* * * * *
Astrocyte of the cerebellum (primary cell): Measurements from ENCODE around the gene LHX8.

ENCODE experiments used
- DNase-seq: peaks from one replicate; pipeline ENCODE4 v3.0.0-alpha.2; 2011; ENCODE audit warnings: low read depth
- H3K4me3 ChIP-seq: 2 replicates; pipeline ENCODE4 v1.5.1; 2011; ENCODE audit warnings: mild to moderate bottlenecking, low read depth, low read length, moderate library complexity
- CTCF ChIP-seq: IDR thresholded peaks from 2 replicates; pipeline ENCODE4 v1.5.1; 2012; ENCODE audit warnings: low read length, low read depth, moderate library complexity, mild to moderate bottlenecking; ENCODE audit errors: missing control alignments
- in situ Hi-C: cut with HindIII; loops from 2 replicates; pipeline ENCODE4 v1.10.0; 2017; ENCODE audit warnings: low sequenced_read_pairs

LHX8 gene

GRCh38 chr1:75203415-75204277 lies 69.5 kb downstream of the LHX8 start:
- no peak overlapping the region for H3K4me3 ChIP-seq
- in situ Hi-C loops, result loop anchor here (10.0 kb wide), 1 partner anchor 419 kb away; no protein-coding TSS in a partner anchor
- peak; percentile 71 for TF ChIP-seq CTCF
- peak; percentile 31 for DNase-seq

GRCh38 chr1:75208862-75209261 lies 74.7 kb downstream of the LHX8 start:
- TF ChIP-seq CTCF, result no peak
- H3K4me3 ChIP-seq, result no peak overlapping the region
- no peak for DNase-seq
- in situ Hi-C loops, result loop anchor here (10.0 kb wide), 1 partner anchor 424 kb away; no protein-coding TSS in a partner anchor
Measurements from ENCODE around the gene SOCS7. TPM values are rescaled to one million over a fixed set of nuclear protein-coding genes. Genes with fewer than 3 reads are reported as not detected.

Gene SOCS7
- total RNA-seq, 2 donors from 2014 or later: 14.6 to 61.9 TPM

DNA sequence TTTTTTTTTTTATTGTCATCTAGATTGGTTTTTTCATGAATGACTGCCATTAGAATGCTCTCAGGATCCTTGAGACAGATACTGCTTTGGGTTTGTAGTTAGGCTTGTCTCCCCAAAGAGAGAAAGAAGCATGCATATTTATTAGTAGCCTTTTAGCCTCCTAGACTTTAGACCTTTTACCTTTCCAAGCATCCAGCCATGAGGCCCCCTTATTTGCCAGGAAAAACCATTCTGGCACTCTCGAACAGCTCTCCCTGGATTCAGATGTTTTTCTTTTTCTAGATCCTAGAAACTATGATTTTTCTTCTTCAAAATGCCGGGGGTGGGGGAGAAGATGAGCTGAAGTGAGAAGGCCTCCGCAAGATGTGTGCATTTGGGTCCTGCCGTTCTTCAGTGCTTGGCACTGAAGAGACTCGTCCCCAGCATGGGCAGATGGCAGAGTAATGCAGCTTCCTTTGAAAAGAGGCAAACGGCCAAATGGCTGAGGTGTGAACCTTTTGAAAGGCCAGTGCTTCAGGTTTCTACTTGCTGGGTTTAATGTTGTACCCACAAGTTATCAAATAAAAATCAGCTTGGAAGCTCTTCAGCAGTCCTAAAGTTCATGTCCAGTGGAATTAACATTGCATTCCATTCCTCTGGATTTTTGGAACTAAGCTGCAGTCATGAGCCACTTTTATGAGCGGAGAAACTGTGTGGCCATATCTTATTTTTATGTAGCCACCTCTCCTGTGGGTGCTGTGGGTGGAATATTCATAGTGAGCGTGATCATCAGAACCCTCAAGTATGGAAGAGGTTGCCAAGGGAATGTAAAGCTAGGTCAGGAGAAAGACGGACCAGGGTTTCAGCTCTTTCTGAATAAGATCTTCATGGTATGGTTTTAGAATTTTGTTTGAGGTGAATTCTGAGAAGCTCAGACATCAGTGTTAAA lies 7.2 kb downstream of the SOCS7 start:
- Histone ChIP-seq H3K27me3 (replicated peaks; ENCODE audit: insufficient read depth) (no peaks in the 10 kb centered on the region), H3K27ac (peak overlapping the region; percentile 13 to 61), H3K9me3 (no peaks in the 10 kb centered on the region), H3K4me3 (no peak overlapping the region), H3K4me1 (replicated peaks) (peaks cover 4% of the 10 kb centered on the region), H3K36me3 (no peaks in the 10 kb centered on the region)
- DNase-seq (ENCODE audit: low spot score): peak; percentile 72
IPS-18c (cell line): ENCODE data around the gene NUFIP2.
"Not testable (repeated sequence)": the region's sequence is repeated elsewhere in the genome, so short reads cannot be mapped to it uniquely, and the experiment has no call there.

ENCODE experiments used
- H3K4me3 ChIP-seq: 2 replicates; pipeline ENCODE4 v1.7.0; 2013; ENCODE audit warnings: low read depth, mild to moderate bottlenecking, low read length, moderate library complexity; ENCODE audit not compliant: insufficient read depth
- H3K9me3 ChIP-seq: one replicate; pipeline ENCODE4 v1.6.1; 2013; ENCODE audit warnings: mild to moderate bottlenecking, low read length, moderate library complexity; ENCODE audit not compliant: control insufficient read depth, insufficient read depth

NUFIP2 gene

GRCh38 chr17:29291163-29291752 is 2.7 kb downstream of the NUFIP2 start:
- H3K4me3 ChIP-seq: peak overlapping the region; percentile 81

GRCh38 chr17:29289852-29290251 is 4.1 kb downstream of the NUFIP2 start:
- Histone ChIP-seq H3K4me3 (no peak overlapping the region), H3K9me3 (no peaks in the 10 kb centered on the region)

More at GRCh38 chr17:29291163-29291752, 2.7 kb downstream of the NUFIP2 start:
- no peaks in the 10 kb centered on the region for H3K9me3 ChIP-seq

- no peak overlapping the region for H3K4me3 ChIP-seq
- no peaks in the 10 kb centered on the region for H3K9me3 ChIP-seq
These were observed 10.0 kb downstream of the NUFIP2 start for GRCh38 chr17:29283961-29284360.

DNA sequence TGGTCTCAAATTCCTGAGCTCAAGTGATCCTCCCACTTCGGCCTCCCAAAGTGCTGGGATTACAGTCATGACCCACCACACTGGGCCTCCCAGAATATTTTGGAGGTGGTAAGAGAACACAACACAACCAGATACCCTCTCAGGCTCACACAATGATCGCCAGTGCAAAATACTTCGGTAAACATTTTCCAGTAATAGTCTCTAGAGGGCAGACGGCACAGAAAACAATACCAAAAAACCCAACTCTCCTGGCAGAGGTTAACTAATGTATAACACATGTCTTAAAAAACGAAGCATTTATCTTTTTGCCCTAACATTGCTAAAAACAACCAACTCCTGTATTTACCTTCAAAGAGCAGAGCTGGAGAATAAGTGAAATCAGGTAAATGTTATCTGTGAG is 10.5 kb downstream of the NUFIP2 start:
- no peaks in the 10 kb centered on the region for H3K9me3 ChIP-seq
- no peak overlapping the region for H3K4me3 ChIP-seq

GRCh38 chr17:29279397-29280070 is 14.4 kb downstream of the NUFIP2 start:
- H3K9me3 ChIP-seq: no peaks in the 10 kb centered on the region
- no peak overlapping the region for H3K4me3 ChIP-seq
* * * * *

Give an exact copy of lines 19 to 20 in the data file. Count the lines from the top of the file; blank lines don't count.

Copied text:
Gene SOCS7
- total RNA-seq, 2 donors from 2014 or later: 14.6 to 61.9 TPM